These papers contain several versions of Elwell's autobiography, including one written under a pseudonym and correspondence
with possible ghost writers, especially R. B. Stone. Also included are engineering papers, clippings, biographical materials,
Cyril Frank Elwell (1884 – 1963) was an American inventor and pioneer in the development of radio-telegraphy and long-distance
communication. Born in Melbourne, Australia in 1884 to an American father and a German mother, Elwell arrived in the United
States in 1902. He studied electrical engineering at Stanford University, graduating with an engineering degree in 1907. While
he first was involved with electric metallurgy, in 1908 he began research in wireless communication after investigating a
system for voice transmission invented by Francis Joseph McCarty (1888-1906) six years earlier. Elwell founded the Poulsen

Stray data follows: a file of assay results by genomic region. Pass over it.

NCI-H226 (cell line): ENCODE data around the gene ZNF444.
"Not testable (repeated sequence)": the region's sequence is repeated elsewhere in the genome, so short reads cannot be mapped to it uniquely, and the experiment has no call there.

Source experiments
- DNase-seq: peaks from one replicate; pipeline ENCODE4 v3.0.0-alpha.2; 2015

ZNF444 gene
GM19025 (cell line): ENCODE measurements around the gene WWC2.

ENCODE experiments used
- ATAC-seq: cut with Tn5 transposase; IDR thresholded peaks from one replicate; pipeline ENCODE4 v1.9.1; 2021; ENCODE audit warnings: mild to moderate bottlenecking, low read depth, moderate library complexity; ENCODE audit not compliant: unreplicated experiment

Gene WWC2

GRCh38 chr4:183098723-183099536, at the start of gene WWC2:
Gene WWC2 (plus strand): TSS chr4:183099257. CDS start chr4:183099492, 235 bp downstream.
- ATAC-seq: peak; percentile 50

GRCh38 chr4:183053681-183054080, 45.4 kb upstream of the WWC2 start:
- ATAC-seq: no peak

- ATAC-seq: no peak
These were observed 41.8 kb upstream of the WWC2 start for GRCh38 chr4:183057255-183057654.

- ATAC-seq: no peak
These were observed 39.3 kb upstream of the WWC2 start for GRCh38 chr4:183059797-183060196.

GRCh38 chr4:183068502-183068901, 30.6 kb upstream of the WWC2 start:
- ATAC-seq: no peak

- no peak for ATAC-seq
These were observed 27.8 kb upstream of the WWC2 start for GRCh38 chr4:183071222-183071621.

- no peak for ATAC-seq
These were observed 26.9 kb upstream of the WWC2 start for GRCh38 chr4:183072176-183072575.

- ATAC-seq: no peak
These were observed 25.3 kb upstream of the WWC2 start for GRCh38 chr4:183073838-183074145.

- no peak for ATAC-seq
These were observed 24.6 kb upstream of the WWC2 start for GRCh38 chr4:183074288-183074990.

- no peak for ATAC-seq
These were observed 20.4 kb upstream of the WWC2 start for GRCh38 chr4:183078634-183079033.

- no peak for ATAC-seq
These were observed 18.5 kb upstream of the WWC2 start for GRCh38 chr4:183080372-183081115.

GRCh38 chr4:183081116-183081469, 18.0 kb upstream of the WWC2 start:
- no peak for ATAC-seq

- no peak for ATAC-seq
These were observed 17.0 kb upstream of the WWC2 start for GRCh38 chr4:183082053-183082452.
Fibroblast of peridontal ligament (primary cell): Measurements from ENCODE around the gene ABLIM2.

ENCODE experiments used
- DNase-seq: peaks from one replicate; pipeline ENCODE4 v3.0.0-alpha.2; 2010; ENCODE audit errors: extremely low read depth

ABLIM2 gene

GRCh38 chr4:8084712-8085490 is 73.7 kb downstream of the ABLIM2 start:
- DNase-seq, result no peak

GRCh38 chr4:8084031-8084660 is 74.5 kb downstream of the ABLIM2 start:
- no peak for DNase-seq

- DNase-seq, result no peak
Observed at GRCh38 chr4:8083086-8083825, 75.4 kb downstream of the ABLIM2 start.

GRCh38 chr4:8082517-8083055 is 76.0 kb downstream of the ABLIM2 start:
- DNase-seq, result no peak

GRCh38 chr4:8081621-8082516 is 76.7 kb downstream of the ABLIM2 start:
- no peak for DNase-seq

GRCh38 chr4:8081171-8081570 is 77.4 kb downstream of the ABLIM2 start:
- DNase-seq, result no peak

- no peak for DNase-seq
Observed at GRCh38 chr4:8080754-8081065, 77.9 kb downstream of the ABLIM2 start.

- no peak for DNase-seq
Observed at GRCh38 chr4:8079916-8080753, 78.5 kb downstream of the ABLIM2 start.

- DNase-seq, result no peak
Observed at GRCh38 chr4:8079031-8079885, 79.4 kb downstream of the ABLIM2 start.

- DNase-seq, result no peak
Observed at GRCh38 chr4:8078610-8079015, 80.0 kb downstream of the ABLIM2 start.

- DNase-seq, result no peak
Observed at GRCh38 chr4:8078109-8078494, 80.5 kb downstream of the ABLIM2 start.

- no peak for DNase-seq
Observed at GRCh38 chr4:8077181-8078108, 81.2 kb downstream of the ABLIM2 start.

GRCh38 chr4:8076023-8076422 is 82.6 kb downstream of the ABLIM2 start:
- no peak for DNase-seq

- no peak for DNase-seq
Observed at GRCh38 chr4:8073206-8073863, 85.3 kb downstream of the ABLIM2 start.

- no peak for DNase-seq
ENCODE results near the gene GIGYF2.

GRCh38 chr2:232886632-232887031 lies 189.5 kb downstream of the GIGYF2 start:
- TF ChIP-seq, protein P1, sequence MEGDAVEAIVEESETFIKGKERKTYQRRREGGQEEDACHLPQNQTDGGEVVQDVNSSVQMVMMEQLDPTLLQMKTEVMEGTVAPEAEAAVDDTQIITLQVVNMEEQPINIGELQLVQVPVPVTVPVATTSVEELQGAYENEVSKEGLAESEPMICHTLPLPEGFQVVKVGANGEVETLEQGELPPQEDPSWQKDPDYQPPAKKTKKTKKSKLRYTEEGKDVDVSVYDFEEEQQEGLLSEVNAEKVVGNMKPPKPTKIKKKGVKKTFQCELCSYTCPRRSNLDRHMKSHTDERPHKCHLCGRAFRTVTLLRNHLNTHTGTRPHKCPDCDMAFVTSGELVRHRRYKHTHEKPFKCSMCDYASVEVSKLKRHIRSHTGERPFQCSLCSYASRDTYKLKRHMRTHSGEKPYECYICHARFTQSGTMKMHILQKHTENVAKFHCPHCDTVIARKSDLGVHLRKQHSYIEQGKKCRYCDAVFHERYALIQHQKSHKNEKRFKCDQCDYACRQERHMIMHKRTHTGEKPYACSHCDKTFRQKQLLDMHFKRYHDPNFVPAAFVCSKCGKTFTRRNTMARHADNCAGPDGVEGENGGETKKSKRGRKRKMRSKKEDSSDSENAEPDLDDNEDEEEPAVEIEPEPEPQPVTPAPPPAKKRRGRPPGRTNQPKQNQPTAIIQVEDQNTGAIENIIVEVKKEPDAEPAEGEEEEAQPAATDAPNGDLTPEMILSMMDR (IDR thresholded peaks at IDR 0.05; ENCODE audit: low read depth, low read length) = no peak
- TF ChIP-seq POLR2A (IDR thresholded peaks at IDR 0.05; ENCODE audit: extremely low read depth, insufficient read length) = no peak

Wireless Telephone and Telegraph Company, later renamed Federal Telegraph Company in 1909. By 1910 Elwell had sucessfully
demonstrated voice communication between Stockton and Sacramento, California. Equipment and technique rapidly improved and
by 1911 Federal Telegraph was prepared to bid on contracts to provide Navy communication to Hawaii. After a dispute with the
Federal Telegraph board of directors, Elwell resigned in 1913 but continued his research, joining the short-lived Universal
Wireless Syndicate. During World War I he was a consulting radio engineer for the French and Italian governments. Subsequently
he moved to England where in the early 1920s he established and managed the company C. F. Elwell, Ltd., originally to mainly
supply wireless apparatus for maritime communication but later manufacturing home radio receivers for the emerging radio broadcasting
service. While in England he also became involved in other electronics enterprises, including collaborating with Lee de Forest
on talking pictures with the British de Forest Phonofilms Company. He also briefly worked on motion picture sound in France.
Elwell was a founding investor in the Mullard Radio Valve Company, manufacturers of vacuum tubes. After his term as director
at Mullard, he returned to the United States in 1947 and was a consulting engineer for Hewlett Packard. He died in 1963.
3 Linear Feet
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